Archive for May 23rd, 2012
I am turning for a bit to some of my Buddhist readings, especially the work of Chogyam Trungpa, The Path is the Goal. The title of the book reminded me of the path of individuation. The more I study, the more and more I am finding that “fits” to make a whole. In the sixth chapter of Trungpa’s book, the topic is “loneliness.” I will bring some of the words here, words that address the topic of loneliness and meditation.
“I think we should realize that the practice of meditation takes us on a journey that is very personal and very lonely. Only the individual meditator knows what he or she is doing, and it is a very lonely journey.” (Trungpa, p. 126)
A journey of one person. There is a guide/teacher that helps with orientation from time to time, but the journey is still a journey of one person. And, it is a very serious journey.
“The only thing that is visible, that apparently exists, is the journey, the loneliness itself. . . . . On this path, we are not looking for the grace of God or any other kind of saving grace. There is no sense that we are going to be saved, that someone is going to keep an eye on us so that if we are just about to make a mistake, someone will fish us out. . . . Nobody is going to save us and nobody is going to protect us, so this journey has to be a very personal journey. (pp 127-128)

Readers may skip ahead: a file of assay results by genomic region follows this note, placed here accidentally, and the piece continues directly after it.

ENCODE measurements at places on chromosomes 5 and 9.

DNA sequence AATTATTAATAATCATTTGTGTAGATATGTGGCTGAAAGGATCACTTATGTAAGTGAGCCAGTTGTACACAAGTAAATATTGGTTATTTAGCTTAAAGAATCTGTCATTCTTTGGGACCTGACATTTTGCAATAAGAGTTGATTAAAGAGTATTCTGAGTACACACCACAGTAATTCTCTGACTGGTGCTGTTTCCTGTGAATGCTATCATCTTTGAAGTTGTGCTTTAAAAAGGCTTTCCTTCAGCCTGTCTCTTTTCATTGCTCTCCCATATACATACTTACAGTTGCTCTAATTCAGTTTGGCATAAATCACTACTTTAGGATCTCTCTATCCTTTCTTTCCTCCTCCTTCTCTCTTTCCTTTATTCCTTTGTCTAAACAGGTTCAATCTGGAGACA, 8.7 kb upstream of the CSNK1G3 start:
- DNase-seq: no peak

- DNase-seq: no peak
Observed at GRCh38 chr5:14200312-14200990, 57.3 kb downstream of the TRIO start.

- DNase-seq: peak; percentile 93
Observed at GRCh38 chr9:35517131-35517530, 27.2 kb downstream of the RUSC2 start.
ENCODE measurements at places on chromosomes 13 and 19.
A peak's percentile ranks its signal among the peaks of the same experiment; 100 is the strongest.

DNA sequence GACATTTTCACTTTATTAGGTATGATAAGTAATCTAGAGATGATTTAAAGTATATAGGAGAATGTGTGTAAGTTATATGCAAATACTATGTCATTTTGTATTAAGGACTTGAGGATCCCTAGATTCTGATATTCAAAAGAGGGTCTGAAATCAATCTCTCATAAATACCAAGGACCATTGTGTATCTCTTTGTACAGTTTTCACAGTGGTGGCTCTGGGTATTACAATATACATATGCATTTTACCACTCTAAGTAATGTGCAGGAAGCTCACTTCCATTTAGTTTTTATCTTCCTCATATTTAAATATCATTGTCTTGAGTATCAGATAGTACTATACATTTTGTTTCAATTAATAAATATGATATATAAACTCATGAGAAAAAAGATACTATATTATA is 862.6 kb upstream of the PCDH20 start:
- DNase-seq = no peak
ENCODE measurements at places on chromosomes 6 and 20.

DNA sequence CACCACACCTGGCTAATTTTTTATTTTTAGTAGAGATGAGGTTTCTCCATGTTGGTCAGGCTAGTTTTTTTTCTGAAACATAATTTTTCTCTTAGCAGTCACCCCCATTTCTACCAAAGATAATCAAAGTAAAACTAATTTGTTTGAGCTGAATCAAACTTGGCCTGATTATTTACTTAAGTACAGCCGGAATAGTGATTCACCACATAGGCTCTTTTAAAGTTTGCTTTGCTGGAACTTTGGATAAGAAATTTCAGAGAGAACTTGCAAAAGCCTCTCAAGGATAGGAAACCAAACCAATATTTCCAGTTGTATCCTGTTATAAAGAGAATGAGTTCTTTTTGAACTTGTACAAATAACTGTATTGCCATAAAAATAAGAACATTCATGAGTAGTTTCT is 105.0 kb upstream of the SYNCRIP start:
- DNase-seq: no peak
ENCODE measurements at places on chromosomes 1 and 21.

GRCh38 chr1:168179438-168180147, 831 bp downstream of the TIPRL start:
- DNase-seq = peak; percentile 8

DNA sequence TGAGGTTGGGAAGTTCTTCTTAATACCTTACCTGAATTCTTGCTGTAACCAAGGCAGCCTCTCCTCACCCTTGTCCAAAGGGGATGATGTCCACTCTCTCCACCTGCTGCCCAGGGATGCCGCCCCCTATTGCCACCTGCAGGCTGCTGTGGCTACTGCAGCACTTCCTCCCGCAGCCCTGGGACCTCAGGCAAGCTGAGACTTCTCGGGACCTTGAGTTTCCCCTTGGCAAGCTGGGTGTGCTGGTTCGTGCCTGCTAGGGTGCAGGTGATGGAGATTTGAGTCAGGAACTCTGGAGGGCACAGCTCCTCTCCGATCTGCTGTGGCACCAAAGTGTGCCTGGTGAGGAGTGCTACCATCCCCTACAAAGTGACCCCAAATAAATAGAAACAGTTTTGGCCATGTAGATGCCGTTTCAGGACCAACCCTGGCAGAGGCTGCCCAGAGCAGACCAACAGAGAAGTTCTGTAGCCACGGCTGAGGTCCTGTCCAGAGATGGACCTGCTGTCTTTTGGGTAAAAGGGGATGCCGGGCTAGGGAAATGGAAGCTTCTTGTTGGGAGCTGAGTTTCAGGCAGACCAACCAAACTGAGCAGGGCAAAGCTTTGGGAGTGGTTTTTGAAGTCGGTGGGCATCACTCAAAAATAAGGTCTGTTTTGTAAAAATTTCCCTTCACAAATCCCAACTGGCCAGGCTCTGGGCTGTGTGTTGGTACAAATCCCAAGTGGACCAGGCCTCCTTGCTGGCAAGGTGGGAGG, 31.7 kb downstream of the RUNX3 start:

As I sit in my meditation each morning, it is just me, myself and I working at taming my mind, trying to find a bit more light, awareness, consciousness. As I sit in analysis, even with my analyst, I am still wrestling with myself. The analyst, like the meditation teacher is there invested with care, compassion and even love; but, neither can take any of my steps for me on my journey. When I move through the rest of the hours either alone or in the company of others, my sense of individualness continues to assert itself within me.
This separateness is easily understood as a parent. I love all three of my children with an unbelievable intensity and would move every rock on their journeys so that their lives could be gentler. But is spite of all my efforts and love, they must walk their individual journeys separate from me as a parent, separate from their siblings, separate from their own children and their spouses. It is almost overwhelming to realise this. Yet, that is the way of being human, the way of being in life. We live our individual journeys in loneliness. And, we are graced to find others seeing us, loving us, touching us and being with us as best they can as they also make their individual journeys.